The Uncertain Future of Cuba
By Dolia Leal Francisco
HAVANA, Cuba, February (www.cubanet.org) - Most studies of the current Cuban situation agree that in the, short-term, there will be important changes in the country.
The people are asking if these changes will improve or worsen their precarious situation. Really, this worry is valid, because, as the popular saying says some things go with guitar and others go with trombone.
In diverse symposiums outside of Cuba, various academics have speculated a lot on the matter by comparing Cuba’s current problems to the events that motivated the various transitions in other countries in the Americas and Europe. However, the perspective that the Cubans have about the current economic political and social conditions within their nation differs greatly from the conclusions and proposals emerging from the previously mentioned conferences.
The Cubans believe that the circumstances and events that unfolded in the countries referred to are actually quite different.
In Eastern Europe, Spain, China, and even Vietnam, the "historic generation" of founders had been replaced by various generations of new politicians that understood the need for change. It should be emphasized that in the case of Eastern European countries, the Soviets were always seen as a force of occupation.
In Latin America, the changes were signaled by the facts that the military dictatorships had made it too difficult for themselves to stay in power.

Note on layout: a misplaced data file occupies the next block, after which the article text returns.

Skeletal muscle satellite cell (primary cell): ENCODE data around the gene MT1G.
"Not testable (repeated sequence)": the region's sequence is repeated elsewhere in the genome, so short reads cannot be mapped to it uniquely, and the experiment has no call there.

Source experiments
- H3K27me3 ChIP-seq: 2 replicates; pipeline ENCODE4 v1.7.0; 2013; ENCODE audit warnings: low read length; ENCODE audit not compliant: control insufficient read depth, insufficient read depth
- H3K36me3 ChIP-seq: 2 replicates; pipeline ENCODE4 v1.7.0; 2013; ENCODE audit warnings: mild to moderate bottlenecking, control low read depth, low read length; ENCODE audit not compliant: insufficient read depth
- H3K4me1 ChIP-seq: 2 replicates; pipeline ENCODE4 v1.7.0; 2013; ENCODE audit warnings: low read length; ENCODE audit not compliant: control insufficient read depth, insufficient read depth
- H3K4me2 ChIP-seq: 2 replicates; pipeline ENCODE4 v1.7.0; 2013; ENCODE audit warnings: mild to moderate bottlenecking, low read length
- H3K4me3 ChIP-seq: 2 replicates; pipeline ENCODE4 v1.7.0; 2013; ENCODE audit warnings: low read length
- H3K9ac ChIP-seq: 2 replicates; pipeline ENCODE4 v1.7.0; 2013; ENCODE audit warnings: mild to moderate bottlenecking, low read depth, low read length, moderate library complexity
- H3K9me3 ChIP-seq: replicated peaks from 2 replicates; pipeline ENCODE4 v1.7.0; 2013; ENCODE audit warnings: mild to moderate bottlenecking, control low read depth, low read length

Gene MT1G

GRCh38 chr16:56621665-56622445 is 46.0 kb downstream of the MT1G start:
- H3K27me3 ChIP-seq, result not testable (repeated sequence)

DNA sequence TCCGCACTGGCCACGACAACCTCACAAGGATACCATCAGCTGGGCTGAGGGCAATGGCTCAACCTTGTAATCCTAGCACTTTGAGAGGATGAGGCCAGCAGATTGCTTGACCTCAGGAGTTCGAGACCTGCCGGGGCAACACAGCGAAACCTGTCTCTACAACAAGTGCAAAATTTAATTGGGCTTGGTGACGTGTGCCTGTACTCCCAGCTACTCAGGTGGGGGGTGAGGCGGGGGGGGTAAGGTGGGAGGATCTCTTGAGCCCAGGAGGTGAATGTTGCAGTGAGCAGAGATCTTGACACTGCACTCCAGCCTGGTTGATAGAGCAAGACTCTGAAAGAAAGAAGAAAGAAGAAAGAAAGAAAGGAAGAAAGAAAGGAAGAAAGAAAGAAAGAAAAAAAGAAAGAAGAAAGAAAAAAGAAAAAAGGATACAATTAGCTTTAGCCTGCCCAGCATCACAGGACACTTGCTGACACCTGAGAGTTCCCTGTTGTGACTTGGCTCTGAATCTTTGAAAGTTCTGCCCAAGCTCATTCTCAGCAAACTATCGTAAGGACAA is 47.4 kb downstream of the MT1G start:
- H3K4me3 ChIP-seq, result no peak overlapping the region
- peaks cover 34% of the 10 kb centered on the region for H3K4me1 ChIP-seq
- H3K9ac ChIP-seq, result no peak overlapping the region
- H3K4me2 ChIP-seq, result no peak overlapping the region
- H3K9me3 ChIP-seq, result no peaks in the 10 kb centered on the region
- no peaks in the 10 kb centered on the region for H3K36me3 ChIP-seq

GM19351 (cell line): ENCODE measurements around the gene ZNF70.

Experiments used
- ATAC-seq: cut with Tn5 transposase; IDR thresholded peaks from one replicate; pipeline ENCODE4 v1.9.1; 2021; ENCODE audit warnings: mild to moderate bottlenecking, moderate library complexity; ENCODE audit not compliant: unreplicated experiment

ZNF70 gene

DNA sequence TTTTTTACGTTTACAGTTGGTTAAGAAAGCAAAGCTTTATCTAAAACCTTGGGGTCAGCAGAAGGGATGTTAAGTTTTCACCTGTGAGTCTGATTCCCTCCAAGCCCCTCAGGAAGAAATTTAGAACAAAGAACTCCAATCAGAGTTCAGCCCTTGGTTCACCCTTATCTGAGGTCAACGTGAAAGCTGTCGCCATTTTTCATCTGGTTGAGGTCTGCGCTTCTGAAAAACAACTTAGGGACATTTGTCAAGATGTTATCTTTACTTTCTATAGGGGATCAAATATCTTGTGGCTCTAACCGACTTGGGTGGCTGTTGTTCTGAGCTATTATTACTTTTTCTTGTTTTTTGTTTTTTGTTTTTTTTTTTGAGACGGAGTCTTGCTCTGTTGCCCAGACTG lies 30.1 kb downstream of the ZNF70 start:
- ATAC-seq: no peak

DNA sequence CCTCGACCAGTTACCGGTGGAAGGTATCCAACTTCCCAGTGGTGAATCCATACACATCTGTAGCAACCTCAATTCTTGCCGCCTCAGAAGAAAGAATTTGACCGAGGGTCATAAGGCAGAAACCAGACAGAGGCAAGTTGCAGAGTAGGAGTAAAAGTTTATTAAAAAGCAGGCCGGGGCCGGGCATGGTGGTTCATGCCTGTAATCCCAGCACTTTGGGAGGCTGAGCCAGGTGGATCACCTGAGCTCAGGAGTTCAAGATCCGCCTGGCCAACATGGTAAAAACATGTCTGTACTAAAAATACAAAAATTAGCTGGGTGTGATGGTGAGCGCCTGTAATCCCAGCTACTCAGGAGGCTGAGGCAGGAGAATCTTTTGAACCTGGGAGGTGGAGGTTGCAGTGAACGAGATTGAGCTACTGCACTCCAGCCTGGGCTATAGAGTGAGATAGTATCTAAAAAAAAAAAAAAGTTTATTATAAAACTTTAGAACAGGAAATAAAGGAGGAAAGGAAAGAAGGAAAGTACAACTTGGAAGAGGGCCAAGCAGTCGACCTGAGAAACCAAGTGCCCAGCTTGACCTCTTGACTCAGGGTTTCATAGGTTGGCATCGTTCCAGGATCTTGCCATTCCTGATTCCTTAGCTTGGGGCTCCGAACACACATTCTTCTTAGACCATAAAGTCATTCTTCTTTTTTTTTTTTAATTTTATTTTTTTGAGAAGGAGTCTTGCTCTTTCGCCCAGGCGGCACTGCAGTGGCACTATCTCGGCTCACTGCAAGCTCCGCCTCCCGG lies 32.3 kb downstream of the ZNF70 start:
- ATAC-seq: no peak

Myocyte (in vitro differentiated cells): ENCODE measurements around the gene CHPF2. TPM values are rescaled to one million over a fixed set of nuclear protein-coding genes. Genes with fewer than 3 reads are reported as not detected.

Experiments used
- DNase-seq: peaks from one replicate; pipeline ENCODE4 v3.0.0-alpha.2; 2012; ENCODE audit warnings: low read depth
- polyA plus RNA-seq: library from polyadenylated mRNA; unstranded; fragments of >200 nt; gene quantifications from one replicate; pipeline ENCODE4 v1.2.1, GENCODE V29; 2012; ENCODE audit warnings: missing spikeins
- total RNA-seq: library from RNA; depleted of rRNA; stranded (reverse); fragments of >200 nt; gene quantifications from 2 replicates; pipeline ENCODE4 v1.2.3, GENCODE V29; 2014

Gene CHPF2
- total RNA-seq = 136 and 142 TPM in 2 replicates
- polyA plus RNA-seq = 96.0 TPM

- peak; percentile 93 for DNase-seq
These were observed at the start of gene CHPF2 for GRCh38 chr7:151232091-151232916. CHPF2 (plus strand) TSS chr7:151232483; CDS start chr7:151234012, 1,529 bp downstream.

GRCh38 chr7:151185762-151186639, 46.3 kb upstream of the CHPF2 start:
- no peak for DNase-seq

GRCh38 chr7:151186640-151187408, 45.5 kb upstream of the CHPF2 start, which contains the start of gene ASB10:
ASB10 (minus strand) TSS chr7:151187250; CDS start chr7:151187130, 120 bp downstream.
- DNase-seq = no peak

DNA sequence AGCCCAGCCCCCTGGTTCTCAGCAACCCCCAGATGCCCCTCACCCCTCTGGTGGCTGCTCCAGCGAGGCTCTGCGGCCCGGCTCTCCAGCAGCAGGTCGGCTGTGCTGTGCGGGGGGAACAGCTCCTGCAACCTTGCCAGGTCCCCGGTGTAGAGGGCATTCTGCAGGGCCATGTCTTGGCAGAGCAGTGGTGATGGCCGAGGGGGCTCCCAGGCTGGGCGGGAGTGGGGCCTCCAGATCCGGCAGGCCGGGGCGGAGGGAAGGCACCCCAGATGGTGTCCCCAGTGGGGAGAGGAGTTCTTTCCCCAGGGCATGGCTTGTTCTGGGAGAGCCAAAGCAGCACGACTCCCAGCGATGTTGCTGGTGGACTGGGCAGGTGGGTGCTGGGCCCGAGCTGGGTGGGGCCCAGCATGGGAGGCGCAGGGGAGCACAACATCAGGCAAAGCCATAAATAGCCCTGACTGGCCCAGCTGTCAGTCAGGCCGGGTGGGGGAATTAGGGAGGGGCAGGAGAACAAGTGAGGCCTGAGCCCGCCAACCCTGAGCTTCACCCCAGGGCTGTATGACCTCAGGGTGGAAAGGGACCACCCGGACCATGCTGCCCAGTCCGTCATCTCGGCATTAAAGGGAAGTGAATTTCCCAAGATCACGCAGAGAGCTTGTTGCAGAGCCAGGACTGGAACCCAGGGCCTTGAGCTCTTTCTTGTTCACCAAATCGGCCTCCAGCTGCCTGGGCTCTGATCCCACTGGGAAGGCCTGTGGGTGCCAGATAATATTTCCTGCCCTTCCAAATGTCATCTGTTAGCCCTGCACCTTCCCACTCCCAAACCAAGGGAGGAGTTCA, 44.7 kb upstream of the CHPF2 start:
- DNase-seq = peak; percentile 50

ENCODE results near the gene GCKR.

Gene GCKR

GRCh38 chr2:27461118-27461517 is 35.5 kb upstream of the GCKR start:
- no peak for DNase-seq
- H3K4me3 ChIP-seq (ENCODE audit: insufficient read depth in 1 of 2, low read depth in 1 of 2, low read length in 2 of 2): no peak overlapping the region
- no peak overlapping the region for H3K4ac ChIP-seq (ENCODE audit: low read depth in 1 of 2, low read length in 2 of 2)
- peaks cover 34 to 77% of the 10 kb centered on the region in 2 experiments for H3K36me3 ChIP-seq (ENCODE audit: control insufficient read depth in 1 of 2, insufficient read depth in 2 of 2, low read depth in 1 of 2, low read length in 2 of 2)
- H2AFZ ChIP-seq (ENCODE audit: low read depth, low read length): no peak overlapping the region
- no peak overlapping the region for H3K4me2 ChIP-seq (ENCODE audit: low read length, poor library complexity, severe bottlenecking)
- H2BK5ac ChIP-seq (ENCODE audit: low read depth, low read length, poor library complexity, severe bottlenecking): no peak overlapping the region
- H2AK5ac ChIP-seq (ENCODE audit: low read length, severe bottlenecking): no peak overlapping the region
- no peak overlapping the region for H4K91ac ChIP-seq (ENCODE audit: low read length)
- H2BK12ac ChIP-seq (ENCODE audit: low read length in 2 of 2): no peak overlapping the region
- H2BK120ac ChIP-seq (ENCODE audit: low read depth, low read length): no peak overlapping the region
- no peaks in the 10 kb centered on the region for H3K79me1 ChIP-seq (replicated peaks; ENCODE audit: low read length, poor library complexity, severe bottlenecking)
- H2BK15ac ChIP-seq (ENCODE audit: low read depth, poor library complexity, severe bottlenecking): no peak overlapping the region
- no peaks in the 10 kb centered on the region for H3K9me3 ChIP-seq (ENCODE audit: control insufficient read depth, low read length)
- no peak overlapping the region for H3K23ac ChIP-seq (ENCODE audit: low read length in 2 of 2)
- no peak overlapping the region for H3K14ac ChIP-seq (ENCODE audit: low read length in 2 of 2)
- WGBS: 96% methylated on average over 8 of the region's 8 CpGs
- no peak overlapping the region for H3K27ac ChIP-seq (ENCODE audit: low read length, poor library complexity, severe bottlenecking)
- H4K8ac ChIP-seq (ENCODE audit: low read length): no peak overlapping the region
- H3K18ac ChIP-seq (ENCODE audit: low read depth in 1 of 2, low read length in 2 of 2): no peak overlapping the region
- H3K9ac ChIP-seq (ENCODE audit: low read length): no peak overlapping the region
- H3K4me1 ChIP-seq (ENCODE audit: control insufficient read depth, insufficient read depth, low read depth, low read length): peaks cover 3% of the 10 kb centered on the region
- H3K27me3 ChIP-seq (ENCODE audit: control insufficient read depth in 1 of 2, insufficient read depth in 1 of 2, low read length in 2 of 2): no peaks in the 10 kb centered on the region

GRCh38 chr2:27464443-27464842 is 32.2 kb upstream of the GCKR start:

The Cuban reality can be summed up in a few points:
1. The “historic generation” of founders has remained in the power
2. Official stagnation
3. Economic ruin
4. Generalized Corruption
The country’s leaders remain active and are unwilling to yield the power to anybody. The depth of the country’s economic disaster has had an impact on the meager resources that Cuban families can manage for their subsistence. This has an incremental impact on the level of interest in the work being done by the state businesses that do not pay in foreign currencies, and intensifies the disconnect between labor centers and schools, particularly for youth.
The flow of immigrants that is a very serious problem for Cuba and the United States at the moment is an uncontrollable. It could be predicted that it will gradually increase to the same extent that the economic crisis until it too is unsustainable.
Meanwhile, Fidel Castro remains in bed, but in change. General Raúl Castro will not be able to assume real power completely. The hard line leaders in such as situation will be opposed to any real change.
To what length will the current rulers go to maintain control over the country? We will have to wait for the facts produced during this leap year. The forecasts are not encouraging for anyone.
Translation courtesy of Scott Hudson from People in Need.